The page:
Trends // How transparent are we?
This week I want to explore some trends that I see in the general culture . . . and wonder about their potential impact on the local church world. I’d love your thoughts on my wonderings!
I love this pitch for Jeff Jarvis‘ book “Public Parts”: More than 750 million people (and half of all Americans) use Facebook, where we share a billion times a day. The collective voice of Twitter echoes instantly 100 million times daily, from Tahrir Square to the Mall of America, on subjects that range from democratic reform to unfolding natural disasters to celebrity gossip. New tools let us share our photos, videos, purchases, knowledge, friendships, locations, and lives. Yet change brings fear, and many people—nostalgic for a more homogeneous mass culture and provoked by well-meaning advocates for privacy—despair that the internet and how we share there is making us dumber, crasser, distracted, and vulnerable to threats of all kinds.”
I think Jeff describes the tension well . . . we live in an increasingly transparent world. We are living in an every more public way all the time. But there are forces around us that are scared by this new reality and want to push back at all this sharing and return to a more private era.
This new publicness is having an impact on businesses and organizations all around us . . .
- Bad products used to be able to hide behind marketing glitz but now online reviews make or break products all the time. [Even some of the reviewers build their own following!]
- Online reviews are limited to products anymore . . . you can find transparent reviews for virtually every service and product under the sun! Here are some fun examples: [Doctors] [Dentists] [Lawyers] [Teachers] [Public Sleeping Areas in Airports!]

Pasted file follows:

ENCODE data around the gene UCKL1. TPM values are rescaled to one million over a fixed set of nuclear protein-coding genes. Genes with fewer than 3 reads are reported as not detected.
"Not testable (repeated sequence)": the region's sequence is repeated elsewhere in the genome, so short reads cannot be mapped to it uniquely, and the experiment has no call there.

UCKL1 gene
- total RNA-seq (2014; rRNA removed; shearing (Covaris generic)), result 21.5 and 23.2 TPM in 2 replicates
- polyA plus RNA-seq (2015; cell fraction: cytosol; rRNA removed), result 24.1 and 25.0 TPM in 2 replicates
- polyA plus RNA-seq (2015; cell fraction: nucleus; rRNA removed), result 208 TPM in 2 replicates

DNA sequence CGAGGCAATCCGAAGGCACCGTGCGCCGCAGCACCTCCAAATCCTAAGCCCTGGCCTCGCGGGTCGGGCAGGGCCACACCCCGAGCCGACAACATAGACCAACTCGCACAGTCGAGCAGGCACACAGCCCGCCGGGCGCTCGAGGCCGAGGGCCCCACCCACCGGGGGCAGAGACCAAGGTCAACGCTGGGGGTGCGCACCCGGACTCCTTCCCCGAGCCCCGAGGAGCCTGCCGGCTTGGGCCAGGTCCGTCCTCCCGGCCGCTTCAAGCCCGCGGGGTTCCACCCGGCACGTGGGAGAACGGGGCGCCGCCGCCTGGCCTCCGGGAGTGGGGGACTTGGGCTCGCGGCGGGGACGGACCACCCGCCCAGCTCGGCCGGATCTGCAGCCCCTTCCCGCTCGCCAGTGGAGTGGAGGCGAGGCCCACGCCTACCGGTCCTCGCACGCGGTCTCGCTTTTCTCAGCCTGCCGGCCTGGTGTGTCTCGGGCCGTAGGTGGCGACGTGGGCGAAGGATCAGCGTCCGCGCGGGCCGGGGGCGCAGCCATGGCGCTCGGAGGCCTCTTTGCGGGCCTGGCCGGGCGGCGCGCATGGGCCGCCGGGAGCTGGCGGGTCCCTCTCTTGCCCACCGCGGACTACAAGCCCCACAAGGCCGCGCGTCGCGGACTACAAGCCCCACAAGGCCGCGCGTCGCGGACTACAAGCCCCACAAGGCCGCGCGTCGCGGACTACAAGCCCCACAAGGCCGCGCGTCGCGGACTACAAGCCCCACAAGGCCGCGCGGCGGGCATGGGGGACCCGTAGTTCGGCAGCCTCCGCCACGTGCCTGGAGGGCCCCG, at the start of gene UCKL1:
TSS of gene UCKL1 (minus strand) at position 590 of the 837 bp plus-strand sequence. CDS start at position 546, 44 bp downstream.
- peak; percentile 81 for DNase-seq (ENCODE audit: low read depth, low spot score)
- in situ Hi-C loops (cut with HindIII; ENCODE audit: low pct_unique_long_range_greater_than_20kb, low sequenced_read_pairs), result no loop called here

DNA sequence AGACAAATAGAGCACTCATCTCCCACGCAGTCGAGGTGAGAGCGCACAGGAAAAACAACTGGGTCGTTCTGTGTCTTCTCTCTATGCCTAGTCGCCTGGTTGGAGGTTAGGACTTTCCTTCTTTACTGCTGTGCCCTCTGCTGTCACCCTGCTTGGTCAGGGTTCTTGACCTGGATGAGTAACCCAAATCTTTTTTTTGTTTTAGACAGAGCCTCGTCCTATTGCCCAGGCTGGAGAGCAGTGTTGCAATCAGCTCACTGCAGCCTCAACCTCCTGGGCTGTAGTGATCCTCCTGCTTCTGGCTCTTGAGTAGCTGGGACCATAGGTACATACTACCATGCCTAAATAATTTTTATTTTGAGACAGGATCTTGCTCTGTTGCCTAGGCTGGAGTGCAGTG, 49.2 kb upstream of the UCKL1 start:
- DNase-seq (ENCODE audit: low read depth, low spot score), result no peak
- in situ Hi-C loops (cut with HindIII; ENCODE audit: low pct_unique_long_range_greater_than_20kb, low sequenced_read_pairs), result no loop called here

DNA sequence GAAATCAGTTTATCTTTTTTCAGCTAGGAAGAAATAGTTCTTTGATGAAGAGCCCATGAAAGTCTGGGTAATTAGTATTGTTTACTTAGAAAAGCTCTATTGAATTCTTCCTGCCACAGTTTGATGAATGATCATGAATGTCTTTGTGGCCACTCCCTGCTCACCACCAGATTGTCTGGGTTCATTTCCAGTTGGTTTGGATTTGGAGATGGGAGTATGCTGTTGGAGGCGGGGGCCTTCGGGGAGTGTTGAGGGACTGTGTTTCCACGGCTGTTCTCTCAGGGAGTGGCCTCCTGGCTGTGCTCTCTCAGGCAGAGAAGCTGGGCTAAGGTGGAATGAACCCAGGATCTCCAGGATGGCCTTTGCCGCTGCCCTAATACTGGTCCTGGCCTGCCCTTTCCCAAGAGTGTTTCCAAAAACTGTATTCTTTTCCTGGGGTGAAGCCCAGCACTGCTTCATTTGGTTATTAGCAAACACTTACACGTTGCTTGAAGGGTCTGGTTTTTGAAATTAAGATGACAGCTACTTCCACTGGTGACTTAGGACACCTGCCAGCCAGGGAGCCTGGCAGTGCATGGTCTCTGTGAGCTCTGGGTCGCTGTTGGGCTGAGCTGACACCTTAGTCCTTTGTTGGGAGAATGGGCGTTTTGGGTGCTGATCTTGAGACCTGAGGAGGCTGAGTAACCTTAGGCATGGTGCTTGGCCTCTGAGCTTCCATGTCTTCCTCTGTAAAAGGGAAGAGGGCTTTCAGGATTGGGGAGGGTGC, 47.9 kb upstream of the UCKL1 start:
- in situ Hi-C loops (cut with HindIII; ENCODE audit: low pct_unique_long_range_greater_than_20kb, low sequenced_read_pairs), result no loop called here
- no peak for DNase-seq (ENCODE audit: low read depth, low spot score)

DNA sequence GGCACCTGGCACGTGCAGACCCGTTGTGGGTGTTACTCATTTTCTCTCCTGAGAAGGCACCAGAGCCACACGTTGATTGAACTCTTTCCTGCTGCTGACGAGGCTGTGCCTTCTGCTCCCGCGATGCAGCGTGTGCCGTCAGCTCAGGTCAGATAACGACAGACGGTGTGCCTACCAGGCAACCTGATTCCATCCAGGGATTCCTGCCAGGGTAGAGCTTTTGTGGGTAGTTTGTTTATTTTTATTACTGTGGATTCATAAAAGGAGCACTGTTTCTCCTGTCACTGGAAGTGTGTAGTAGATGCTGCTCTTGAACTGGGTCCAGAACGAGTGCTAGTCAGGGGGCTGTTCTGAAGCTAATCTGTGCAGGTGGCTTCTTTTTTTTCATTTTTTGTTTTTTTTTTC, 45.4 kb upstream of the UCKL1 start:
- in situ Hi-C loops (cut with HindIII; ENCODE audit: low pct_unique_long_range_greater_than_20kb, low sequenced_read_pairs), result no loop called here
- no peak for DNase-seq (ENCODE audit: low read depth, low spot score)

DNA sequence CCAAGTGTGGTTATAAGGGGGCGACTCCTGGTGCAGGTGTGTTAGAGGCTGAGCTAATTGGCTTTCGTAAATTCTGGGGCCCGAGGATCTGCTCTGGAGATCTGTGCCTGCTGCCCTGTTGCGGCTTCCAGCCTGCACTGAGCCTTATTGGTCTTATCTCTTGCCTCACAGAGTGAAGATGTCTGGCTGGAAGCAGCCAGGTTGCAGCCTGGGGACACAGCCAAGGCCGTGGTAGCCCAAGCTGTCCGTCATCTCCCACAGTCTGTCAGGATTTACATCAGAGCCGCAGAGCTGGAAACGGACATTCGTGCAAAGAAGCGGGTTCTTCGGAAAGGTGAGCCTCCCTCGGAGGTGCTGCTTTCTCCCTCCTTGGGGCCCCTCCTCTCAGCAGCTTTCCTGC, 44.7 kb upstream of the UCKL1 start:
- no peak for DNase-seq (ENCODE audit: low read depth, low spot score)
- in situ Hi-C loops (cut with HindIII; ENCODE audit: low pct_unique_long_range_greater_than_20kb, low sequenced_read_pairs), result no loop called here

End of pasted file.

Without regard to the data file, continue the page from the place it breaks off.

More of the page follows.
- Every minute 48 hours of video is uploaded to YouTube . . . that’s a lot of kids plays and cats playing piano! [Source]
What does all this mean for us in the local church? Are we living in the public sphere enough? How can we encourage our people to connect with us in public more?
- At Liquid we’ve taken to allowing open comments on every single message on our website . . . this gives anyone the ability to tell us what they think about what we’re talking about. It’s been fascinating to watch some discussion ensue online because of this. [Check out our library.]
- What if that smart phone app you’ve been developing for your church had a “thumbs up or thumbs down” button that would appear at the end of the service? And what if we publicly posted those results to show people what they are thinking about what’s happen at our church?
- What if encouraged our people to review the classes (or small groups?) at our church on our website? People could get a sense of whether that class is worth their time by seeing what other people think about it . . . rather than just what our sales machine says.
What about you? How do you think we could be more transparent as a church? How can we encourage our systems to be more open?